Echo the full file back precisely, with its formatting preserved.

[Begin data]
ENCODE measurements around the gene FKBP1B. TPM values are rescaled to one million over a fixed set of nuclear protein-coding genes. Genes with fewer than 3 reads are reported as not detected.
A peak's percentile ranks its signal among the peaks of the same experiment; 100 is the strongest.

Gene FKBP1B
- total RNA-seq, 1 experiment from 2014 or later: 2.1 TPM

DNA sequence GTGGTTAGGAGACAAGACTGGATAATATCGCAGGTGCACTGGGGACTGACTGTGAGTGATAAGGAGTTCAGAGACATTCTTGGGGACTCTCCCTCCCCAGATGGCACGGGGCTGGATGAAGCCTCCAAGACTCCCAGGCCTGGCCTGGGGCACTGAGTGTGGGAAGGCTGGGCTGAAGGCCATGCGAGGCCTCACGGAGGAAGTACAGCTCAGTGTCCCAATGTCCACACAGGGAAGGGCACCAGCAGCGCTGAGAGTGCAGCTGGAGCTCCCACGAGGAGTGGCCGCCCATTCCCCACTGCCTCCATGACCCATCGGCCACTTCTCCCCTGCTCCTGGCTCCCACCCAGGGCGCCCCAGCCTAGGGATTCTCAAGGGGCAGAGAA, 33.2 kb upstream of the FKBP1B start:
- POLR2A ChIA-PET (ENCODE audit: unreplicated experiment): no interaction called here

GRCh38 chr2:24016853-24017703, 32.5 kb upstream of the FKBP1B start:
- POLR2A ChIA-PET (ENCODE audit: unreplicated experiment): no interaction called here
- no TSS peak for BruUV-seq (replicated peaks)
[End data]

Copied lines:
ENCODE measurements around the gene FKBP1B. TPM values are rescaled to one million over a fixed set of nuclear protein-coding genes. Genes with fewer than 3 reads are reported as not detected.
A peak's percentile ranks its signal among the peaks of the same experiment; 100 is the strongest.

Gene FKBP1B
- total RNA-seq, 1 experiment from 2014 or later: 2.1 TPM

DNA sequence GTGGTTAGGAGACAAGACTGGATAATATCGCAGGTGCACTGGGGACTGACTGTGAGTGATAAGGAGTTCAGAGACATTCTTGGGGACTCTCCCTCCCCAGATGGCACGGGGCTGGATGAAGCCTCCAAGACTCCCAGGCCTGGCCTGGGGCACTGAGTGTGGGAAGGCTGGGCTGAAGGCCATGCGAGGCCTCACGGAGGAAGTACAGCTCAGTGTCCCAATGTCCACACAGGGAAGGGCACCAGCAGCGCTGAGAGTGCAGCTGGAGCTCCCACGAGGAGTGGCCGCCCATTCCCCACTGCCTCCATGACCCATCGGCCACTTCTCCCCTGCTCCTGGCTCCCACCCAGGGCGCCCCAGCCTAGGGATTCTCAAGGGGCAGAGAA, 33.2 kb upstream of the FKBP1B start:
- POLR2A ChIA-PET (ENCODE audit: unreplicated experiment): no interaction called here

GRCh38 chr2:24016853-24017703, 32.5 kb upstream of the FKBP1B start:
- POLR2A ChIA-PET (ENCODE audit: unreplicated experiment): no interaction called here
- no TSS peak for BruUV-seq (replicated peaks)